NEWS: No Peace Outside “The Box” for People with Mental Illness in New York’s Prisons

By Paul Grondahl. Excerpted from the Albany Times-Union.

atuJeff  Rockefeller never got past the eighth grade growing up in Troy. He spent his  20s in the Capital  District Psychiatric Center and has struggled with severe depression and  suicidal thoughts.

“He’s never had a day of peace in his life,” his mother said.

Now 44 years old and released from state prison five months ago, Rockefeller  spent nearly 20 months, half his 40-month incarceration, in solitary  confinement. Even as a free man, he still struggles with sleeplessness,  nightmares and crying fits. “I was locked up in a cage like an animal,” he said.  “It’s torture.”

“He’s different since he got out,” said his girlfriend, Mary, a 66-year-old  retired state worker who asked to be identified only by her first name. “He  can’t sleep. He’s jumpy. He’s having a hard time easing back into his former  life. Nobody should be treated the way he was.”

She recalled his anguished letters from prison, writing that he couldn’t take  it anymore and wanted to end his life. In phone calls from prison, he broke down  in sobs.

Rockefeller’s psychiatric problems — which helped land him in “The  Box” and worsened during his long months in 23-hour-a-day disciplinary  isolation — symbolize a form of punitive incarceration that prisoner advocates  call inhuman. Correction officials defend it as an effective method to control  unruly inmates.

Prison watchdog groups said Rockefeller’s prison experience is a sad but not  uncommon saga. On any given day, about 4,500 inmates are in solitary confinement  in New York’s prisons, according to the state Department  of Corrections and Community Services. There are currently 8,197 mentally  ill inmates out of a total prison population of 54,643. Three of the 14  prisoners who committed suicide in 2012 were in solitary confinement, according  to DOCCS records.

Prison suicides between 2001 and 2010 rose 186 percent to the highest level  in 28 years, according to the Correctional  Association of New York State, a watchdog group.

Prisoners in solitary are confined to cells 6 feet by 8 feet, with almost no  human contact. One hour per day, in newer prisons, a caged balcony is unlocked  remotely so inmates can breathe fresh air. Lights and shower are controlled  remotely. Meals are pushed through a slot in a reinforced cell door. Inmates  experience intense sensory deprivation in these so-called Special Housing Units,  or SHUs…

Read the full article for quotations from Jack Beck and Jennifer Parish and references to CAIC!

VOICES: Disciplined Into Madness and Death

By Sara Rodrigues. Reprinted from Solitary Watch.

bedford hillsThe following essay comes from Sara Rodrigues, formerly a prisoner at Bedford Hills Correctional Facility, a maximum-security prison for women in Westchester, New York, and now further upstate at Albion. When Sara was sent to prison at the age of 16, she found her friend D there as well. Both Sara and D had life-long struggles with mental health, and while in prison, spent long periods of time in solitary confinement (both Keeplock, which is lockdown in one’s own cell, and SHU, which is the Special Housing Unit).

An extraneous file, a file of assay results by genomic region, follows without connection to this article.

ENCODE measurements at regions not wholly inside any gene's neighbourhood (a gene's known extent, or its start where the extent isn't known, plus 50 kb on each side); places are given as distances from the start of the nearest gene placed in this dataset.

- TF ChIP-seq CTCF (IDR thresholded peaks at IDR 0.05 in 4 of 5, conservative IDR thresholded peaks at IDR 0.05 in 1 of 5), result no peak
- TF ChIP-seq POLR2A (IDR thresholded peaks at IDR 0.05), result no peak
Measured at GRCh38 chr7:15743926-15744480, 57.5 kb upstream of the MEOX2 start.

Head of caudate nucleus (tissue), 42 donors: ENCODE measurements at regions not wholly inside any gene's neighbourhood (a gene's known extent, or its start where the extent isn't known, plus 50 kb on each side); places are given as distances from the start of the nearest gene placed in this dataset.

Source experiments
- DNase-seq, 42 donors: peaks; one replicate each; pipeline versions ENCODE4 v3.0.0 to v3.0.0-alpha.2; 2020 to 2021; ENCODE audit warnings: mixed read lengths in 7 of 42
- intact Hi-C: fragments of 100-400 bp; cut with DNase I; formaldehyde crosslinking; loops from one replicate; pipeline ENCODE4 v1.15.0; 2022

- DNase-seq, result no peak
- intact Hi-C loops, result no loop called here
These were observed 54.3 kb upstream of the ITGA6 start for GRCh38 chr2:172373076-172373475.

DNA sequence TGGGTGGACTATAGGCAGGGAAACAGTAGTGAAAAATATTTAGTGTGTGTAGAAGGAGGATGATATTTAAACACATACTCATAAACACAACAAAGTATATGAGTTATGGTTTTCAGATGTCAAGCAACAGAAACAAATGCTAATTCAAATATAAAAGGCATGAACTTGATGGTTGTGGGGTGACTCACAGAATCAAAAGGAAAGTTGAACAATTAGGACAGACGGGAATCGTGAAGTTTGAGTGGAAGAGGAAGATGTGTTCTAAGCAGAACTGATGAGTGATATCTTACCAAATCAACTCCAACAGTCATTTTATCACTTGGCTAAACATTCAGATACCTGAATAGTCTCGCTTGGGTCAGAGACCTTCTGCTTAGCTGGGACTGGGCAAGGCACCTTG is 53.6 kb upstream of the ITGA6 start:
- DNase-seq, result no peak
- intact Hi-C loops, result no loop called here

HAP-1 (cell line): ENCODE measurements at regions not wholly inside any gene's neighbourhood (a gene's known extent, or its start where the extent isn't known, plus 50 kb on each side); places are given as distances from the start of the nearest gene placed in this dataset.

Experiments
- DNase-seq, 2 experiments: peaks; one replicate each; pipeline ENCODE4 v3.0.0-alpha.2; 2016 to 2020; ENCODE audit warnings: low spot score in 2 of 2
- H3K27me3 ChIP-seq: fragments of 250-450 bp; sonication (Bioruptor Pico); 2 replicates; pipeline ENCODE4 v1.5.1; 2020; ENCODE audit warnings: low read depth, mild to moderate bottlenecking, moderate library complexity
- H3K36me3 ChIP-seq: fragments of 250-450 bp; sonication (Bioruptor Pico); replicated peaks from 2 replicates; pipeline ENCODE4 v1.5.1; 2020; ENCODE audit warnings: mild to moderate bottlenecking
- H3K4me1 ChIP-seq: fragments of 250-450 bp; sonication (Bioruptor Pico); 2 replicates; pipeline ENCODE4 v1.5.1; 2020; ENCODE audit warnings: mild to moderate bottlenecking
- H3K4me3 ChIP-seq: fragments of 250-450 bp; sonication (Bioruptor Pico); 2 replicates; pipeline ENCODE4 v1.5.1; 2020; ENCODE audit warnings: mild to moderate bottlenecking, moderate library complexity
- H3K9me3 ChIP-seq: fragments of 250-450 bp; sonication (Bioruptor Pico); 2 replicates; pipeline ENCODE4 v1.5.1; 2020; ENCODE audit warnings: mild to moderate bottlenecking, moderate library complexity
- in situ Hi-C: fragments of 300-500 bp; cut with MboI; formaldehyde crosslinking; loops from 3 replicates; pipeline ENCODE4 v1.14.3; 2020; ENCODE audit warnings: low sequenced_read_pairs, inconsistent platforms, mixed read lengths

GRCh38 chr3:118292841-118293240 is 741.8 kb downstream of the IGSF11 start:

Sara writes about the difficulty D faced when she was finally released and put on parole, with no transitional assistance to move from prison to the free world. She ultimately ended up back in prison and committed suicide, shortly after giving birth to a baby girl. Sara Rodrigues wrote this piece in the hope of spreading awareness of her situation and the experience of many people around her. She writes, “Too many inmates in New York State under the age of 25 are killing themselves in prisons because they are literally being thrown away like garbage by the court systems.”

Thanks to Jennifer Parish of the Urban Justice Center for forwarding this essay to Solitary Watch. — Rachel M. Cohen, Solitary Watch

.  .  .  .  .  .  .  .  .  .  .  .  .

This essay is dedicated to D and all those who have given their minds and/or lives trying to pay their debt to society and to those who will forever be haunted and scarred from our justice system. Once self-worth and hope dies within our souls, what is left behind is a shell of life that can see no future, no redemption and no chance for a normal life. It is then that our minds realize how truly unwanted we are and how on a daily basis we are reminded that society has no use for us. Day by day life becomes very dark, some lose their minds, some will never be the same, and some just give in and take their own lives.

[Read more…]

NEWS: “Sick and in Solitary” on Rikers Island

By Maura R. O’Connor. Excerpted from The New York World.

rikers1Last summer, a 25-year-old robbery suspect at Rikers Island took a ball of concentrated soap meant to clean his jail cell and swallowed it. Jason Echeverria had been held for two months inside the Department of Correction’s Mental Health Assessment Unit for Infracted Inmates, where the confined typically spend 23 hours a day on lockdown. By swallowing the soap, Echeverria hoped to spring himself from his confinement; instead, for 20 minutes a corrections supervisor ignored his condition as he became violently sick and eventually died from the poisoning. The city’s medical examiner has found that the lack of immediate medical treatment constituted a homicide.

While Echeverria was being held in punitive segregation, New York City Department of Correction Commissioner Dora Schriro was assuring the city’s Board of Correction, which monitors her agency, that a long-awaited blueprint for dealing with the growing ranks of mentally ill at Rikers was nearing completion.

[Read more…]

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